There are two organizations in Ontario that certify Therapy Dogs. Look at the criteria for both people and dogs.
The NYOC trials and correction match are usually held each year during the third weekend in June.
Details about the judges are not finalized until about February. The Premium List comes out in about March. For current information on the trials, see our page on the Trials.
The Trials are held at the Pine Point Arena in Etobicoke close to the 401 and Islington Ave.
Pine Point Arena (link to google map)
15 Grierson Road, Etobicoke, Ontario M9W 3R6
Directions to Show Site
From the West: Take the 401 Eastbound towards Toronto. Exit at Islington Avenue North. Take the first street on the right (Allenby Avenue) to Pine Point Arena (about a 5 minute drive from the 401).
From the South/West: Take the QEW Eastbound towards Toronto. Exit on Hwy 427 and go north to Hwy 401. Go east on the 401 and exit at Islington Avenue North. Take the first street on the right (Allenby Avenue) to Pine Point Arena (about a 5 minute drive from the 401).
From the East: Take the 401 Westbound towards London. Exit at Islington Avenue North. Turn right onto Chilcot, then right again on Burrard to get to Allenby Avenue. Make a left onto Allenby to Pine Point Arena (less than a 10 minute drive from the 401).
The terms are confusing! And each dog sport has its own special terms!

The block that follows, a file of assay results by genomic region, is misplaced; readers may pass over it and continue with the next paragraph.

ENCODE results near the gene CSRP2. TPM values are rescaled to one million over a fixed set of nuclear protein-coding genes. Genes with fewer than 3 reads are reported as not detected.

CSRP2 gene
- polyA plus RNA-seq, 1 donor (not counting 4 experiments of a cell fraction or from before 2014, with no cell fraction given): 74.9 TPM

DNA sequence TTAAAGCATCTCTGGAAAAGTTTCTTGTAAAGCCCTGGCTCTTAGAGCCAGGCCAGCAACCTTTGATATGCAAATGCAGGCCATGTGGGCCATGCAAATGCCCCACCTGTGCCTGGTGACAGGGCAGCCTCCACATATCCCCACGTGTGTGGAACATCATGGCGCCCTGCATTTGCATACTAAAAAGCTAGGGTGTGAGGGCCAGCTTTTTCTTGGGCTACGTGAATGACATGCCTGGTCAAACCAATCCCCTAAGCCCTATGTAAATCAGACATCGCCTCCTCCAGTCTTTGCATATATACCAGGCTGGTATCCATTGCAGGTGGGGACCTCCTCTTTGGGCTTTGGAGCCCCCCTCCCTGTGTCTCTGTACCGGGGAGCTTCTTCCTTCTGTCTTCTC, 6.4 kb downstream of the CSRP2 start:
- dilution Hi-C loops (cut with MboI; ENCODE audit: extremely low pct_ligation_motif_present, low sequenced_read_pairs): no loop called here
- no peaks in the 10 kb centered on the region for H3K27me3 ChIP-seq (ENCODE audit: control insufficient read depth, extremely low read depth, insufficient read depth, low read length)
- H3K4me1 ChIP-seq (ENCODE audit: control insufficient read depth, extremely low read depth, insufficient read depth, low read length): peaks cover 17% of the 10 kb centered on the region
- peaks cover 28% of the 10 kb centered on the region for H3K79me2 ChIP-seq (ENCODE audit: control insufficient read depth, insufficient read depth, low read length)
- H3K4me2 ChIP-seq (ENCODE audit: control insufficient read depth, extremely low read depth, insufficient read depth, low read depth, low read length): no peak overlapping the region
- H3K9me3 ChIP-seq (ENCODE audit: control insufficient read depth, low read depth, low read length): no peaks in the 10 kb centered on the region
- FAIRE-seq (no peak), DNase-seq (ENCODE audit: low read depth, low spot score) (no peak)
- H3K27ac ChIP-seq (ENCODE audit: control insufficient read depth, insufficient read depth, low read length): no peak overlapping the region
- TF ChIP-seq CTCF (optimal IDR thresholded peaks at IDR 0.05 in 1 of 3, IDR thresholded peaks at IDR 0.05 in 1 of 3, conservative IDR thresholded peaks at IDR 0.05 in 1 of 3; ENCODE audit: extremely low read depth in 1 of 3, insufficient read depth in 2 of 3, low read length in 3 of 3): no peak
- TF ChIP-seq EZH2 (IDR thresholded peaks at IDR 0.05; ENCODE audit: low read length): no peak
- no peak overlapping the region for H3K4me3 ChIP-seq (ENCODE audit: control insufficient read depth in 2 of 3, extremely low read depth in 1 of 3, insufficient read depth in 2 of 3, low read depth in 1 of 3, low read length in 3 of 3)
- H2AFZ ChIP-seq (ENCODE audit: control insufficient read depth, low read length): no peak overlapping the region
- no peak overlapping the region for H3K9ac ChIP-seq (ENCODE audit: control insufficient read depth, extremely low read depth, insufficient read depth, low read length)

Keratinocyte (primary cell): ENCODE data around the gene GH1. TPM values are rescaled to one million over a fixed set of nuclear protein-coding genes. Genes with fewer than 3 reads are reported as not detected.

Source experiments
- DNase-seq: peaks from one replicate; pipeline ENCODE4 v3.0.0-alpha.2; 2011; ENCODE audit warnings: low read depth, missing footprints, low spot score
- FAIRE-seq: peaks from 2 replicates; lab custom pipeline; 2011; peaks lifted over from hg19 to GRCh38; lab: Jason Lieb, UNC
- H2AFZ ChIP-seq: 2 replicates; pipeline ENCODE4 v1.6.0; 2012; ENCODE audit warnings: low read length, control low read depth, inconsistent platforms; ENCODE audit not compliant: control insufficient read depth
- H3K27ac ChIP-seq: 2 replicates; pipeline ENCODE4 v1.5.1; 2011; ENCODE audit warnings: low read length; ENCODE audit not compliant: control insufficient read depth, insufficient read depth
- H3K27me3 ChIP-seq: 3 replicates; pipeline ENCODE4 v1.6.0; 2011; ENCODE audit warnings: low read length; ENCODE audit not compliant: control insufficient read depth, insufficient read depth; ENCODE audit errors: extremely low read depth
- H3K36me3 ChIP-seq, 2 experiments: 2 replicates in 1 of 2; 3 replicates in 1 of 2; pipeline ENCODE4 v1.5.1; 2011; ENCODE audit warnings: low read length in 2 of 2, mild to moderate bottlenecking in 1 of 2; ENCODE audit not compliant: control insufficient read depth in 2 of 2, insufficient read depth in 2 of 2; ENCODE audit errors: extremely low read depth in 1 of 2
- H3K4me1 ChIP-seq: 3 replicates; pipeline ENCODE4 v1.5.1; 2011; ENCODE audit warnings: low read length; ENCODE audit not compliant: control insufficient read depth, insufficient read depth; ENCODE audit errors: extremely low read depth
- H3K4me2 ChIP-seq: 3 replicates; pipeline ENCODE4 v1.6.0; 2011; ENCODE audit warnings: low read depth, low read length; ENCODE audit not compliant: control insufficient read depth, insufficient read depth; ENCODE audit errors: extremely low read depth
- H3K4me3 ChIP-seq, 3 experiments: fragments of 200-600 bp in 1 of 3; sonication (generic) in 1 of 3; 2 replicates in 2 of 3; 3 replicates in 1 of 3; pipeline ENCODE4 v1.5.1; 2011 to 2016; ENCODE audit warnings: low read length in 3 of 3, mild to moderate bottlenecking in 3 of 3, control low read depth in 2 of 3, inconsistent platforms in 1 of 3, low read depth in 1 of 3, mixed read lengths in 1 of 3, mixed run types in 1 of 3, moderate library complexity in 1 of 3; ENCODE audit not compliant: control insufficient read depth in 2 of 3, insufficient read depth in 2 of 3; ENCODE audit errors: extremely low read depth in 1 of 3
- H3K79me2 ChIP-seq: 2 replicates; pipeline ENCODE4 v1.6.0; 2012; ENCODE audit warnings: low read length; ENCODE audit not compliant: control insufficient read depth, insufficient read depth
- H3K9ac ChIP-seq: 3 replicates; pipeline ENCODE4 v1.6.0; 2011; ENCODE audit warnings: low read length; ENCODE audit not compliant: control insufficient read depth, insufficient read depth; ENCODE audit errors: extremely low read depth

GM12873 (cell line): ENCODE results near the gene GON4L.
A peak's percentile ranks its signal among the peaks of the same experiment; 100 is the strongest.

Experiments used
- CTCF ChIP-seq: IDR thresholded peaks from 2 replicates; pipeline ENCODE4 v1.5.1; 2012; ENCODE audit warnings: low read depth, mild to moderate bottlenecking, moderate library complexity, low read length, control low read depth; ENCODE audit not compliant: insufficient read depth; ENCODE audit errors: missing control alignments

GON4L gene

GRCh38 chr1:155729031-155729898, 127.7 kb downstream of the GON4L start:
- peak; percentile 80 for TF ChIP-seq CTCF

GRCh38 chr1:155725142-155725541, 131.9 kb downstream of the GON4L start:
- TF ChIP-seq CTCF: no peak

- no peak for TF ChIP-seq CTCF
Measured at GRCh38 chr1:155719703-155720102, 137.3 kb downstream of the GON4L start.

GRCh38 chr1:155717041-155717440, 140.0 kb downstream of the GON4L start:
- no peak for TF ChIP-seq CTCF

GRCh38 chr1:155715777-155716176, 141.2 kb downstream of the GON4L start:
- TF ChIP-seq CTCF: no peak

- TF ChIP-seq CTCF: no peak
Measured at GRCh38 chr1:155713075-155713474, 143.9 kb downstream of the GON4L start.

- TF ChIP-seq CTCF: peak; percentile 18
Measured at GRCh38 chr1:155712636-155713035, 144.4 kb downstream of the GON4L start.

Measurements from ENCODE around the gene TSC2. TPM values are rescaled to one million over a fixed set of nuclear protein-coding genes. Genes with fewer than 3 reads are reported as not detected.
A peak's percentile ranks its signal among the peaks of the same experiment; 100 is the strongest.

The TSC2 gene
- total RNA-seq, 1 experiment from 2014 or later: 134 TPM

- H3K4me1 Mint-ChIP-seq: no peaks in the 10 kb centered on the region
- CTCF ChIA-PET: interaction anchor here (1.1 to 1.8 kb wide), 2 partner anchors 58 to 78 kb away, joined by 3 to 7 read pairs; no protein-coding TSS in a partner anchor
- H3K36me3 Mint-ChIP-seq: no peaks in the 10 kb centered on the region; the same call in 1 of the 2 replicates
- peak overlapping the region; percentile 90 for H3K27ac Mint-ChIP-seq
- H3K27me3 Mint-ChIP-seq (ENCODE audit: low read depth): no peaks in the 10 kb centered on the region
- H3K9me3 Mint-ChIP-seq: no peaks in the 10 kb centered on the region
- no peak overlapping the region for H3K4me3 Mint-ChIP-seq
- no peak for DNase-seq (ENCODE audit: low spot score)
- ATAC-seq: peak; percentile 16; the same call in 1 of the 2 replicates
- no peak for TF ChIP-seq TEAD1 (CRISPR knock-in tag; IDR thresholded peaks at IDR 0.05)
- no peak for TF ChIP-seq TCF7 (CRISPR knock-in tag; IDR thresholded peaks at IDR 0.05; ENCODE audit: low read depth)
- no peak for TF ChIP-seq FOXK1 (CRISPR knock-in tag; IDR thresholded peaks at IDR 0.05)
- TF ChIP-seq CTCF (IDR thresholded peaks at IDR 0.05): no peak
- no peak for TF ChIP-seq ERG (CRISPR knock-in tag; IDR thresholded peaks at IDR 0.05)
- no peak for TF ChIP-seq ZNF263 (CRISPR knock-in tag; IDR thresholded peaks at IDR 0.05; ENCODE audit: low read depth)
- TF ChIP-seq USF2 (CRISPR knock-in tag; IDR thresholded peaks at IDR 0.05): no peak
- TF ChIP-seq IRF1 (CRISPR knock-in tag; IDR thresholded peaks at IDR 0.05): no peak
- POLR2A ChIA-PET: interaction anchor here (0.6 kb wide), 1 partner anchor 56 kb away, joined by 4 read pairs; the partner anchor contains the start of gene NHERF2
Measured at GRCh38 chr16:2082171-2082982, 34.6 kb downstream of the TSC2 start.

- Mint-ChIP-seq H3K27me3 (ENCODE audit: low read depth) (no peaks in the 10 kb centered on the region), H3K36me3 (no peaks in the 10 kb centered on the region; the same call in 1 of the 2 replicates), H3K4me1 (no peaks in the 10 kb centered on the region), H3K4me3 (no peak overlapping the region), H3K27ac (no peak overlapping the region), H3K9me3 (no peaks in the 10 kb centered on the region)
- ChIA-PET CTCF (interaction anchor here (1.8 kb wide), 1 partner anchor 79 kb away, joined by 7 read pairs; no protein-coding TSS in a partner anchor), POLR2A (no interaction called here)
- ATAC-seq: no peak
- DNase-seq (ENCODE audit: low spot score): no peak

We have developed a Chart of Obedience Terms as an example of the terms in one dog sport. To learn more about Obedience and Rally Trials, check out the other FAQs for Trials.
To get an overview of dog sports, check out the Canadian Kennel Club’s web page on sixteen different dog sports. NYOC has members who participate in many different dog sports so we can likely put you in touch with someone who can answer your questions.
Yes, mixed-breed dogs may compete in Canadian Kennel Club (CKC) Agility, Obedience and Rally Obedience Trials alongside purebred dog. Mixed breed dogs receive the same titles.
In order for a mixed breed dog to enter a trial, the owner must apply for and receive a Canine Companion Number for their dog. More information is available on the CKC website. Please note that not all CKC trials allow mixed breed dogs to compete so be sure to check the premium list.
In order to actually receive a title certificate from CKC, the owner must either choose to become a CKC member or pay the annual non-member participation fee. Since the membership fee and the non-member participation fee are the same, you might as well become a CKC member. For more information, please contact CKC’s Member Services team Department at 416-674-3699 or 1-855-DOGS CKC (1-855-364-7252) or email firstname.lastname@example.org.
The Canine Good Neighbour Test (CGN Test) was developed by the Canadian Kennel Club (CKC) and is open to all dogs, regardless of breeding. The test requires you and your dog to complete 12 exercises which demonstrate your ability to control your dog and your dog’s ability to demonstrate good manners in everyday situations. Tests include exercises such as accepting a friendly stranger, politely accepting petting, walking through a door/gate, walking through a crowd, coming when called.
Passing the CGN shows that your dog can be counted on to present good manners at home, in public places and in the presence of other dogs. Beginner training classes at NYOC would be good preparation for the CGN. For more information on the actual CGN test, please visit the CKC website.
The Canadian Kennel Club website provides information on how to enter an event.
The websites, Canuck Dogs and the Canadian Kennel Club, give information about upcoming trials in Ontario and across Canada. Every event has a premium list which supplies all the necessary information in order to enter. The process can be confusing to newcomers to the sport, so please ask your NYOC instructor if you have questions.